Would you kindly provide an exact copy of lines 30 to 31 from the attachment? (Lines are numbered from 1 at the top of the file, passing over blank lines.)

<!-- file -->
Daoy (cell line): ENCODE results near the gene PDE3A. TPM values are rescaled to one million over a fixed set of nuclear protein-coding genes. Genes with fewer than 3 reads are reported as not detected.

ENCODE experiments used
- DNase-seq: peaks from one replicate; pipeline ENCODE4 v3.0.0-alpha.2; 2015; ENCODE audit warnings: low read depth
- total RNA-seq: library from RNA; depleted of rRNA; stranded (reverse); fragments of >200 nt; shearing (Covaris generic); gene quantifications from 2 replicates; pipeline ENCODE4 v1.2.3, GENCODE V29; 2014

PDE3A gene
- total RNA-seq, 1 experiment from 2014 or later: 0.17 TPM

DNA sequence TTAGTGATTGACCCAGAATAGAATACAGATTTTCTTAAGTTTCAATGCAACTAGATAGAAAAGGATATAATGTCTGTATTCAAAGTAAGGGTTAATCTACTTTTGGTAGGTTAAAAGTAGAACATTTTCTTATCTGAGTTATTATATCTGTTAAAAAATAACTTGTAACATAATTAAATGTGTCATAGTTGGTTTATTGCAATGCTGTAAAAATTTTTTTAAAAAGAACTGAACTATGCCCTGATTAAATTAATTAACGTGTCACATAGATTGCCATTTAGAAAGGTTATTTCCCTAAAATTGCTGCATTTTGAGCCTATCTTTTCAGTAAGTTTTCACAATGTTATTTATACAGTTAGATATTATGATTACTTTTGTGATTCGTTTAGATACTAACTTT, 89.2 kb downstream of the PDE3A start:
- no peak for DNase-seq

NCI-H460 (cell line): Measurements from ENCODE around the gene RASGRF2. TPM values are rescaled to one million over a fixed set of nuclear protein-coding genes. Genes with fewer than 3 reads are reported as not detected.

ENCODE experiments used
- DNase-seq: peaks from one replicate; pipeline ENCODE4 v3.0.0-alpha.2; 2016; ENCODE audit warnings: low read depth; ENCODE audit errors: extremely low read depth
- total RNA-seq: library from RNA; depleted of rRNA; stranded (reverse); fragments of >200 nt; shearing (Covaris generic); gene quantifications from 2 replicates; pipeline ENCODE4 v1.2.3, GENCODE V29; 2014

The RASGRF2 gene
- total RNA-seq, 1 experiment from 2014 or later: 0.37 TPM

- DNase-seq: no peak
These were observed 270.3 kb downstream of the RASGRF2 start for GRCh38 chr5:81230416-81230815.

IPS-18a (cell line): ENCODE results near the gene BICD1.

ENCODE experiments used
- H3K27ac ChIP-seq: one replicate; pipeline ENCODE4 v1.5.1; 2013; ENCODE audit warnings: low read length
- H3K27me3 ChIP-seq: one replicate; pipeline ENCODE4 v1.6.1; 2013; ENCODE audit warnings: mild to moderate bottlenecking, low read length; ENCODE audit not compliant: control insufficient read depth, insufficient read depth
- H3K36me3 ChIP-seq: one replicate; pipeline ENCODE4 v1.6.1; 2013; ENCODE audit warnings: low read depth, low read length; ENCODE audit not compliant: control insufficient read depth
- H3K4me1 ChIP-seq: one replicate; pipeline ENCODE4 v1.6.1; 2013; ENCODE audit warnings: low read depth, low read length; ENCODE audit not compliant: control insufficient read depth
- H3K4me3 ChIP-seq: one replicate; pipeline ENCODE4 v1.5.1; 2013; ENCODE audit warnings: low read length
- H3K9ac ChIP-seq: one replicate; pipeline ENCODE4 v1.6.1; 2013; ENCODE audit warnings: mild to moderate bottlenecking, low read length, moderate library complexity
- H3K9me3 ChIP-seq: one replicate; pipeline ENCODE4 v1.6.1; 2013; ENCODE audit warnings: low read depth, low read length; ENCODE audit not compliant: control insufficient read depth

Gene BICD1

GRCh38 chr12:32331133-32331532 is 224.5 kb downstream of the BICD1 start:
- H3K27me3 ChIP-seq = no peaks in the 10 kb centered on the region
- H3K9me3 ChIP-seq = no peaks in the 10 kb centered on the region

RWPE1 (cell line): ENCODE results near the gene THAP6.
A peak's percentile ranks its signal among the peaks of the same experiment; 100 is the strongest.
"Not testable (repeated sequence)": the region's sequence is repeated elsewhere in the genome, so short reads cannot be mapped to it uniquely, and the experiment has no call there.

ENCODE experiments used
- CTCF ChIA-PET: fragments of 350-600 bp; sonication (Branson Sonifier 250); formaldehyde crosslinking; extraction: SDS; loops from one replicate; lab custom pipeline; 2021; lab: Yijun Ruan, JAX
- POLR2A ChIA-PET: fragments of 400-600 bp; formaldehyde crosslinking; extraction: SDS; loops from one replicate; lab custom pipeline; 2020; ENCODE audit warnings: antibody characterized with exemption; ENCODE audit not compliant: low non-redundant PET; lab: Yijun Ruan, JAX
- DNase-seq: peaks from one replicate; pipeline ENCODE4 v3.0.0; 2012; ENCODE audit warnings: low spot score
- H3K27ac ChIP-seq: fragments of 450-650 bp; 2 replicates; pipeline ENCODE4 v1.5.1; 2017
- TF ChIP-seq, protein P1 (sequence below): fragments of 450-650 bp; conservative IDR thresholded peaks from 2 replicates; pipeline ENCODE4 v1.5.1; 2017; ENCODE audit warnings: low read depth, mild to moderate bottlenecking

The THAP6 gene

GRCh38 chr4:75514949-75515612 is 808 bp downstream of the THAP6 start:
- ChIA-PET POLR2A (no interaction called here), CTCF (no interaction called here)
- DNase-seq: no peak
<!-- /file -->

RWPE1 (cell line): ENCODE results near the gene THAP6.
A peak's percentile ranks its signal among the peaks of the same experiment; 100 is the strongest.